Altered cellular homeostasis, accumulation of damaged non-functional organelles and presence of protein inclusions are characteristics shared by almost all types of differentiated cells in aged organisms. Cells rely on quality control mechanisms to prevent the occurrence of these events and the subsequent cellular compromise associated with them. What goes wrong in aging cells? Growing evidence supports gradual malfunctioning with age of the cellular quality control systems. In this review, we focus on autophagy, a catabolic process that contributes to the maintenance of cellular homeostasis through the degradation of unwanted and damaged components in lysosomes. We describe recent advances on the molecular characterization of this process, its different variants and the multiplicity of functions attributed to them. Autophagic dysfunction has been identified in severe human disorders, many of which worsen with age. We comment on the contribution of an adequate autophagic function to longevity, and the negative impact on health-span of the age-dependent decline in autophagic function.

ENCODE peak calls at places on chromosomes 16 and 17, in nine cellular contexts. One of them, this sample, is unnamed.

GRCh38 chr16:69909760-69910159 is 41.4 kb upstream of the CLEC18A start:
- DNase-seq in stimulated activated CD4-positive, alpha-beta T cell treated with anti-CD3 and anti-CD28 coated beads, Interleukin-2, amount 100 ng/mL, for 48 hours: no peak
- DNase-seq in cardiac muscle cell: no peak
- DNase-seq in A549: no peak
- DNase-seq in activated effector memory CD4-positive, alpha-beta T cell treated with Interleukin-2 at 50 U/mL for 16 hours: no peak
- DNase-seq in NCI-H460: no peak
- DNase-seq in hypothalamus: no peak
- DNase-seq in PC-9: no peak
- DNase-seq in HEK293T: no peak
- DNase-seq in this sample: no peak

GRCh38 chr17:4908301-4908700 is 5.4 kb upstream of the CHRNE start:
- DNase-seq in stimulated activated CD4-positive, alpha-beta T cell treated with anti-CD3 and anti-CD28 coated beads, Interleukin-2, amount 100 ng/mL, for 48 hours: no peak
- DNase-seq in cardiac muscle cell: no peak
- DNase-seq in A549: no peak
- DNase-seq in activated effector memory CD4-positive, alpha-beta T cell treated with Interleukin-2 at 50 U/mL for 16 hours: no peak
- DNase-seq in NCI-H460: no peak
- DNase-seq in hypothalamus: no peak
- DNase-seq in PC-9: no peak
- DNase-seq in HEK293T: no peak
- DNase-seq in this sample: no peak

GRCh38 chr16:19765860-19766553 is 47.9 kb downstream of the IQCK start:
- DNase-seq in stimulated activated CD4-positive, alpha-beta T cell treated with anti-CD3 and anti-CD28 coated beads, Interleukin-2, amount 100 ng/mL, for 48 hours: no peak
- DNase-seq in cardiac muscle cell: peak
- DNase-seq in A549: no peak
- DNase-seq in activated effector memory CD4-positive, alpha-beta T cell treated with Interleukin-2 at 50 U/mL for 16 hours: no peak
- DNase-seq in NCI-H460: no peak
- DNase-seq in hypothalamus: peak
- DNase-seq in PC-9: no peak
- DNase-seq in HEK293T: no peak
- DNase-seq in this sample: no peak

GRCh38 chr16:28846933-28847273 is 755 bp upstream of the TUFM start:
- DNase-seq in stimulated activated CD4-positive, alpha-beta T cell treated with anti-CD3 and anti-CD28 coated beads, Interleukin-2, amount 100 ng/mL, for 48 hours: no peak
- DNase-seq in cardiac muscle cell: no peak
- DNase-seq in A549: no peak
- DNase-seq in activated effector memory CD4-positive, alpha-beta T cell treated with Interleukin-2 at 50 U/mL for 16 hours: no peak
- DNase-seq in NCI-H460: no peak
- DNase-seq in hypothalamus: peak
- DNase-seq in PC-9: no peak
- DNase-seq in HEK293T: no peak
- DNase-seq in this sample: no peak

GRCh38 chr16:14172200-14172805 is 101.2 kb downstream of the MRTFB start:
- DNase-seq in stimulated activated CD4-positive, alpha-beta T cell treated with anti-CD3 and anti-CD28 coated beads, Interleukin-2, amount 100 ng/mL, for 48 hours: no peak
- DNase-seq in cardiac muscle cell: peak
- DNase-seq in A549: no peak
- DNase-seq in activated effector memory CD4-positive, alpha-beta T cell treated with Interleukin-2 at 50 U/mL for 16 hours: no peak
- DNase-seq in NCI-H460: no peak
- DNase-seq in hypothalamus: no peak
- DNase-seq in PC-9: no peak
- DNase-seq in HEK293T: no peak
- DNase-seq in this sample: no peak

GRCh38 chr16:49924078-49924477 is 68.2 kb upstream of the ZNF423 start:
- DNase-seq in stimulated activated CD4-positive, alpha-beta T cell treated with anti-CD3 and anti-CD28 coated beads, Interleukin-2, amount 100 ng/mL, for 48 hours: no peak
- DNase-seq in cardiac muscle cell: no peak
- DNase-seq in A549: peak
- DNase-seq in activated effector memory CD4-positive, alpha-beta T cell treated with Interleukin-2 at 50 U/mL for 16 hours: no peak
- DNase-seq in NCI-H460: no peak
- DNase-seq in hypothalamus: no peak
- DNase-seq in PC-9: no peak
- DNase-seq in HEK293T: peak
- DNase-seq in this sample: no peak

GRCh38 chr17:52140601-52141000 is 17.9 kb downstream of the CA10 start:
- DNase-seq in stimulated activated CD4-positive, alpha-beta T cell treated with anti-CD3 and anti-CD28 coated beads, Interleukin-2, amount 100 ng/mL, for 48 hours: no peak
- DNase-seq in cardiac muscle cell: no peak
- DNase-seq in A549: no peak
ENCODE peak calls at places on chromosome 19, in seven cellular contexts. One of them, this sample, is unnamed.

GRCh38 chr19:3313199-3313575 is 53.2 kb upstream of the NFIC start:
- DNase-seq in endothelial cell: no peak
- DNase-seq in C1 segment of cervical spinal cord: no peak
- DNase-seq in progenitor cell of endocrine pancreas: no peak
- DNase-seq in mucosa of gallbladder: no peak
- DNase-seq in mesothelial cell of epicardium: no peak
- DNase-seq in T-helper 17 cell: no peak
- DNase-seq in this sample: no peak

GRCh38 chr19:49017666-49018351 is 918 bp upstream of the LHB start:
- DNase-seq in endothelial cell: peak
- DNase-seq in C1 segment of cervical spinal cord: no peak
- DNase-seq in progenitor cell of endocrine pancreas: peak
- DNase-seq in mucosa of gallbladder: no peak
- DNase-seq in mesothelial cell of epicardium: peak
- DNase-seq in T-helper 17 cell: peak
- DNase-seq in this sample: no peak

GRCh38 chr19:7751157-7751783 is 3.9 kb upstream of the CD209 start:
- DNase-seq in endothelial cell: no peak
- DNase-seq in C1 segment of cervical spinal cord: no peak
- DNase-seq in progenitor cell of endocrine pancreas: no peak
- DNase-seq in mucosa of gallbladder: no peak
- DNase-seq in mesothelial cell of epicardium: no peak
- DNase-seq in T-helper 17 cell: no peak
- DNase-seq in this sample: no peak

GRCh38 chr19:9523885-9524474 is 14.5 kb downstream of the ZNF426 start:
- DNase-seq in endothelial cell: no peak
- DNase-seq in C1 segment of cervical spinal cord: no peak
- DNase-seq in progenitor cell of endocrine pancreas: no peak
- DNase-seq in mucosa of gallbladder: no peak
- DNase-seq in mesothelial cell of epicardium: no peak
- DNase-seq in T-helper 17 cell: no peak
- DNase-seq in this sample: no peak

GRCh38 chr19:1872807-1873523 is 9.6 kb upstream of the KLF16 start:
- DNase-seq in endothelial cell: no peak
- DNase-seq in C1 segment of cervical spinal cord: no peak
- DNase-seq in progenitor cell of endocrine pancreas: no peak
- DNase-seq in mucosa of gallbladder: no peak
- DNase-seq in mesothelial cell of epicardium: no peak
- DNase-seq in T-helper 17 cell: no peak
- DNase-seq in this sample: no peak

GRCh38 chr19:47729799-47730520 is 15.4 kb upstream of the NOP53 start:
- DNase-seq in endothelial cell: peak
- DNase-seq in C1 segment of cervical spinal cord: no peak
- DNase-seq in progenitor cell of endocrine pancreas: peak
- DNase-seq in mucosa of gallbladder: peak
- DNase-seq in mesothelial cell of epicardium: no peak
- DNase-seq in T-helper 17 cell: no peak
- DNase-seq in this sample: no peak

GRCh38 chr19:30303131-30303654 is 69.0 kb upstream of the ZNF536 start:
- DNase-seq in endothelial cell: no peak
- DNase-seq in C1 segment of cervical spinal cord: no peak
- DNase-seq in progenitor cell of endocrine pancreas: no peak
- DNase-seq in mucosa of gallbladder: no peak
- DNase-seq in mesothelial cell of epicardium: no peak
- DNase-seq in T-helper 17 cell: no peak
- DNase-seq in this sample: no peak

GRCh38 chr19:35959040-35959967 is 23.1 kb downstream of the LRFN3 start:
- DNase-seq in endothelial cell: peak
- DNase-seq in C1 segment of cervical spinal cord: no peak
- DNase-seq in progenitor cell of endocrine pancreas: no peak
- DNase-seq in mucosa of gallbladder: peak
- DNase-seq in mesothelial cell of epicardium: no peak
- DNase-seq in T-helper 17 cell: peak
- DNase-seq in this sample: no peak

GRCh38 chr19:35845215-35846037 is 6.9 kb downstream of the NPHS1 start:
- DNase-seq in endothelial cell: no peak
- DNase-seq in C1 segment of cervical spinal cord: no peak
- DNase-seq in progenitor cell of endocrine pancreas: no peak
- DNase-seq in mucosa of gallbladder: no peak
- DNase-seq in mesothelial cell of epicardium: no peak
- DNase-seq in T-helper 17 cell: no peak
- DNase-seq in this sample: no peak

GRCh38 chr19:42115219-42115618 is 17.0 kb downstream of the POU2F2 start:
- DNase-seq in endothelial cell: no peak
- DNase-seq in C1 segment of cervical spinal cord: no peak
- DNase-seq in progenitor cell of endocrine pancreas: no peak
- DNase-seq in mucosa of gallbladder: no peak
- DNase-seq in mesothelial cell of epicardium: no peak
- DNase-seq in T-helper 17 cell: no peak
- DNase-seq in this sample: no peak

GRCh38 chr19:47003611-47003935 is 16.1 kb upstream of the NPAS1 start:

|Original language||English (US)|
|Number of pages||15|
|State||Published - Feb 2012|
ASJC Scopus subject areas
- Geriatrics and Gerontology